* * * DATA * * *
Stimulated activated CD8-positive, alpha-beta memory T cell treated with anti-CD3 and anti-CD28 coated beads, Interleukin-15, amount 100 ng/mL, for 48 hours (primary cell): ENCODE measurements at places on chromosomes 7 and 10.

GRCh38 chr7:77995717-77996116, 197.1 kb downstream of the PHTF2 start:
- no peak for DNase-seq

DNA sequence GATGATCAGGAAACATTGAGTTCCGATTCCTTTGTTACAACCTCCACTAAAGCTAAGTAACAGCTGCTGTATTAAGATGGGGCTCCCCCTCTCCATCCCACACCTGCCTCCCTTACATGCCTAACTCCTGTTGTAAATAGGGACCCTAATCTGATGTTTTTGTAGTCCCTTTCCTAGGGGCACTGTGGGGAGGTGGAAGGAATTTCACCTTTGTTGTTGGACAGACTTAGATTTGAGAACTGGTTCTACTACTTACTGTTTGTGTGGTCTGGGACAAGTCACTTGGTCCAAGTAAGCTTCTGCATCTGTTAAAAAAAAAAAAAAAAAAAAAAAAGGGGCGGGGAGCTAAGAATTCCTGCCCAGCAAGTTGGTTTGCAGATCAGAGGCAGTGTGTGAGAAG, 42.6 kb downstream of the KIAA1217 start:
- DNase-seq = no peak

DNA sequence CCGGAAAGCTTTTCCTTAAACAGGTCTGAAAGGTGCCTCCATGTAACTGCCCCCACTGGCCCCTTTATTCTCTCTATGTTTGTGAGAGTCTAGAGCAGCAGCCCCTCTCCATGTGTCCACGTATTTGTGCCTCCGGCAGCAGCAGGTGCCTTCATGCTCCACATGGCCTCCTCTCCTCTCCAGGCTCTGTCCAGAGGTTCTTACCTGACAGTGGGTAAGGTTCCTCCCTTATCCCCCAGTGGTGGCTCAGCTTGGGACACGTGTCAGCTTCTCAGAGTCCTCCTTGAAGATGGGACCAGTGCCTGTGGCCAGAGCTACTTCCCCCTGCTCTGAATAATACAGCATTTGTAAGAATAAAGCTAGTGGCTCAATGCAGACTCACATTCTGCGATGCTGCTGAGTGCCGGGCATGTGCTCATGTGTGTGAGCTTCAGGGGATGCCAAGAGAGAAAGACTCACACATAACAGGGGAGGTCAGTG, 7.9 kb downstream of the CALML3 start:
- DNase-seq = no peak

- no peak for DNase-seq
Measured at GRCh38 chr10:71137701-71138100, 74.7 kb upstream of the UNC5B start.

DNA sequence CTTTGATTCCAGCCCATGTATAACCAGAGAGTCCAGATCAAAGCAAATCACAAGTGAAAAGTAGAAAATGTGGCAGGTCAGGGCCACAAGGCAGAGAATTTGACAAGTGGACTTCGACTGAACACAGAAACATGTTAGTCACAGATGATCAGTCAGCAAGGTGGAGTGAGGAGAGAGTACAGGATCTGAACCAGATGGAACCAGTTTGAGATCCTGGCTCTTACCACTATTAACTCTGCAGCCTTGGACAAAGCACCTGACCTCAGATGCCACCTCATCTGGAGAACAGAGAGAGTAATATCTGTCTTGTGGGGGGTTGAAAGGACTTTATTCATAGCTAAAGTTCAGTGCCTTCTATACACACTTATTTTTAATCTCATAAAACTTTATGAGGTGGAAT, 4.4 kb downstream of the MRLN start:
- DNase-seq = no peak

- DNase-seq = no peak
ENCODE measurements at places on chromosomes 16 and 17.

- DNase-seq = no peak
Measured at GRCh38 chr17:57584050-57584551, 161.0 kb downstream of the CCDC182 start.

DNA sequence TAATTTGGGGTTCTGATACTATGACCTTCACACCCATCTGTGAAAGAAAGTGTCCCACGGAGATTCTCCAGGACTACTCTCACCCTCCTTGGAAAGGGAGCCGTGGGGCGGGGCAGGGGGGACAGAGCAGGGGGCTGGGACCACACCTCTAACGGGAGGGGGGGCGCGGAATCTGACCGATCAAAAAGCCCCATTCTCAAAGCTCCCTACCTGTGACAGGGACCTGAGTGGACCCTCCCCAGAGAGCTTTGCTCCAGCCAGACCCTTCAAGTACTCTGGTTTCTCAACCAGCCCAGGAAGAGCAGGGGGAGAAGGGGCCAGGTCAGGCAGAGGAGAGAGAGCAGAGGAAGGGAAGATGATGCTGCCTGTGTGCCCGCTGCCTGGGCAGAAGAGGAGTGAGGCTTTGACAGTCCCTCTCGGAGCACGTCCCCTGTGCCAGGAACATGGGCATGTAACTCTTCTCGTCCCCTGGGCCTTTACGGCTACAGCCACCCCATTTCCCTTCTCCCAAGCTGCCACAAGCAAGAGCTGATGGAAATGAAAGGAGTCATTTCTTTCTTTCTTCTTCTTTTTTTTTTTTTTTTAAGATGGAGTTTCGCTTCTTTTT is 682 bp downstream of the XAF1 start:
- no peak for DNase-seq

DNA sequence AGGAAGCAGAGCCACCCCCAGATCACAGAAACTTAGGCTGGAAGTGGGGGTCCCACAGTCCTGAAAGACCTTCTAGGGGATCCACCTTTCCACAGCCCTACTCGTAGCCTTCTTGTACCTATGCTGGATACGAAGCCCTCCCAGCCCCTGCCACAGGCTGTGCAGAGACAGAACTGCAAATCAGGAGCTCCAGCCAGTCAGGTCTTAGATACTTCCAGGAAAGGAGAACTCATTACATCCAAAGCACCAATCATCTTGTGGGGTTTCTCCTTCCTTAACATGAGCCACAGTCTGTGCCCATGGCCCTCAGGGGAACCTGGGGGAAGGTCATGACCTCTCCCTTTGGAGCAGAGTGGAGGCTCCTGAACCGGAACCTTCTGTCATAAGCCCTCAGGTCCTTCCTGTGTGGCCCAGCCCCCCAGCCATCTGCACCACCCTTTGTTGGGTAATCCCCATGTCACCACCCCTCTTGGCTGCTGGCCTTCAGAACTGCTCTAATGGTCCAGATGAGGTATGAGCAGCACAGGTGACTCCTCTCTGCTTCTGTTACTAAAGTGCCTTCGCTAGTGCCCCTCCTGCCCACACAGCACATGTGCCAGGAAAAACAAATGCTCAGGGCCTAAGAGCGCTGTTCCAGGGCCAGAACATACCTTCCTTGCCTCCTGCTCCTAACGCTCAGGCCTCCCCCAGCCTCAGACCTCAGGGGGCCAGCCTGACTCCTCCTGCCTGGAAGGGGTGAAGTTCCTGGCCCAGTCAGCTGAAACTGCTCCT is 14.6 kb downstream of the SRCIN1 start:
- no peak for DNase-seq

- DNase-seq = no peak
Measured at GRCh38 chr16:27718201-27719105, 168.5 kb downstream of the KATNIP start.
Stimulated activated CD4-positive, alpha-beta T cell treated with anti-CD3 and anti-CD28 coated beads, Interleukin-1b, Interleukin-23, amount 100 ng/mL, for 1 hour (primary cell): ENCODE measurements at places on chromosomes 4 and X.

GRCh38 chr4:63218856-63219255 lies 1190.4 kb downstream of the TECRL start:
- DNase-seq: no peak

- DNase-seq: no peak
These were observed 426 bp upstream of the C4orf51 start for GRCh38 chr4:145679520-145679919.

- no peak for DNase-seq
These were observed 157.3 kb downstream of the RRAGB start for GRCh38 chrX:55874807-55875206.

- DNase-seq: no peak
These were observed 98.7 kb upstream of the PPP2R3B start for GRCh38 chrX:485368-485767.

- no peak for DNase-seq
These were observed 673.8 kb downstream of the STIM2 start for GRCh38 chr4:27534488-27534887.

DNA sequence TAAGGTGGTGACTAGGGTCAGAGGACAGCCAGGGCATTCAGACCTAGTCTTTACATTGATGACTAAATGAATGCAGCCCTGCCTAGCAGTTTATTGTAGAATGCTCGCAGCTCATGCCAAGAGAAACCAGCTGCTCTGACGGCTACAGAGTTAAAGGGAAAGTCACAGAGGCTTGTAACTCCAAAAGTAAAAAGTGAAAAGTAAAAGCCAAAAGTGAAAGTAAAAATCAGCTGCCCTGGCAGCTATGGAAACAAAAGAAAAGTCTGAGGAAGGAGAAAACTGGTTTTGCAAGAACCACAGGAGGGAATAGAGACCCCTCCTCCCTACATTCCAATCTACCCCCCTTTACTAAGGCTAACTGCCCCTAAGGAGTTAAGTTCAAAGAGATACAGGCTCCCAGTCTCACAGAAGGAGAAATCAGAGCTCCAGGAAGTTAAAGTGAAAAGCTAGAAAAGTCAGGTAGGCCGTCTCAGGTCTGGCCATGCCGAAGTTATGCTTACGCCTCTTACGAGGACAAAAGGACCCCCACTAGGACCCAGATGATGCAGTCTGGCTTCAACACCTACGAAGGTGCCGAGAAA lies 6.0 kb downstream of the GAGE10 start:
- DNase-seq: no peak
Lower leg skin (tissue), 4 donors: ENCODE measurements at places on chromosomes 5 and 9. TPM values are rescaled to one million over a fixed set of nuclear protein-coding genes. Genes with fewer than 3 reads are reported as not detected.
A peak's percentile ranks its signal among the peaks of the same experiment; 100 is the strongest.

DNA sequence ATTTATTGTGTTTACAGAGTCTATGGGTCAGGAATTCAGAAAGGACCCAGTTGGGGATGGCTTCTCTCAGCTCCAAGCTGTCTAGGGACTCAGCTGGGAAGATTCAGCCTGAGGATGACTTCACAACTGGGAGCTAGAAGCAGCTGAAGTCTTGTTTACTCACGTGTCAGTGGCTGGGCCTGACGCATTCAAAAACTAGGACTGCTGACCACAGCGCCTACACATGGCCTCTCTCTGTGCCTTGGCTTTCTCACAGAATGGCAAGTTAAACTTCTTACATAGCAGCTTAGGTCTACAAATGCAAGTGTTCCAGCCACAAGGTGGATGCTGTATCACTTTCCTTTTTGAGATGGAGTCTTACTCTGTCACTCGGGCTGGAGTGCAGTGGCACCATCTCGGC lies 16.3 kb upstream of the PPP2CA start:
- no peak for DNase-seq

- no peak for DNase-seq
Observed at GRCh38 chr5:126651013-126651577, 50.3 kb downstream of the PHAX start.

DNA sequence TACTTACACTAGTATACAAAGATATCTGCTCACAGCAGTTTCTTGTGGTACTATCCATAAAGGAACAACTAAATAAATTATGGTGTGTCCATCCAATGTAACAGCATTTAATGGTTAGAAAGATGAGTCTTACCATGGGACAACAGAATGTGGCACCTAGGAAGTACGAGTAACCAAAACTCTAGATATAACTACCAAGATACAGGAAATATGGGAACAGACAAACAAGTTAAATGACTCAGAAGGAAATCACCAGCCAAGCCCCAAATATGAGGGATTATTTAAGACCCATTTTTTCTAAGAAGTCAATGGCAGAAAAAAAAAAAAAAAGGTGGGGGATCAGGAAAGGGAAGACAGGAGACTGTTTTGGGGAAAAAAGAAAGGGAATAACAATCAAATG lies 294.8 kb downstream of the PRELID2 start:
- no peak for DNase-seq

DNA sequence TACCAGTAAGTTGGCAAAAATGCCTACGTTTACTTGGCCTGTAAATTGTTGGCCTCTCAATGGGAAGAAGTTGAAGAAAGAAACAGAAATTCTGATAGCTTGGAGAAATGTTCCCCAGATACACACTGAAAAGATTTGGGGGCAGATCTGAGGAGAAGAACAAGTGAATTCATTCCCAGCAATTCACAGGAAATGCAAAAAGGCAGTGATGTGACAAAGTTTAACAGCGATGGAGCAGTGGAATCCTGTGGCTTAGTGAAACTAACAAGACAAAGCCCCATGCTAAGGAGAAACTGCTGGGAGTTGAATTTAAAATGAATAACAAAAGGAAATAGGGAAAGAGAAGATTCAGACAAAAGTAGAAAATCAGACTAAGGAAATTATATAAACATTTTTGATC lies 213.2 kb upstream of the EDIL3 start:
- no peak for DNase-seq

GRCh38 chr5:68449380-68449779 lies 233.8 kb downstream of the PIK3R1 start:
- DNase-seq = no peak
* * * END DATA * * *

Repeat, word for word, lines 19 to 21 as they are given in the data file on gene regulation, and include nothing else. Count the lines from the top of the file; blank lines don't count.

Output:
- no peak for DNase-seq

- DNase-seq = no peak
Measured at GRCh38 chr16:27718201-27719105, 168.5 kb downstream of the KATNIP start.